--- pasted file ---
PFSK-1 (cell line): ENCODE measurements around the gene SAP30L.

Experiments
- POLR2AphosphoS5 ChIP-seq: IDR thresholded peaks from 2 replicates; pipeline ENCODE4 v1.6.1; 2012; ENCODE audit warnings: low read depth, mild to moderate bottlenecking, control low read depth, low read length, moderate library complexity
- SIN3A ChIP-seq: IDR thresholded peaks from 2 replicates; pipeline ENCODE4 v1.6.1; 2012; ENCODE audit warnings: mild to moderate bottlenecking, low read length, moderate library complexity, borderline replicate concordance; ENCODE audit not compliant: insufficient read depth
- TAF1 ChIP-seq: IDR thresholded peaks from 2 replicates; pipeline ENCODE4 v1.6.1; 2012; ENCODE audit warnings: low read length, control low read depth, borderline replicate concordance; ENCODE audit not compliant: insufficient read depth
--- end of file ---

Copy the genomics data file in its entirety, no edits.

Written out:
PFSK-1 (cell line): ENCODE measurements around the gene SAP30L.

Experiments
- POLR2AphosphoS5 ChIP-seq: IDR thresholded peaks from 2 replicates; pipeline ENCODE4 v1.6.1; 2012; ENCODE audit warnings: low read depth, mild to moderate bottlenecking, control low read depth, low read length, moderate library complexity
- SIN3A ChIP-seq: IDR thresholded peaks from 2 replicates; pipeline ENCODE4 v1.6.1; 2012; ENCODE audit warnings: mild to moderate bottlenecking, low read length, moderate library complexity, borderline replicate concordance; ENCODE audit not compliant: insufficient read depth
- TAF1 ChIP-seq: IDR thresholded peaks from 2 replicates; pipeline ENCODE4 v1.6.1; 2012; ENCODE audit warnings: low read length, control low read depth, borderline replicate concordance; ENCODE audit not compliant: insufficient read depth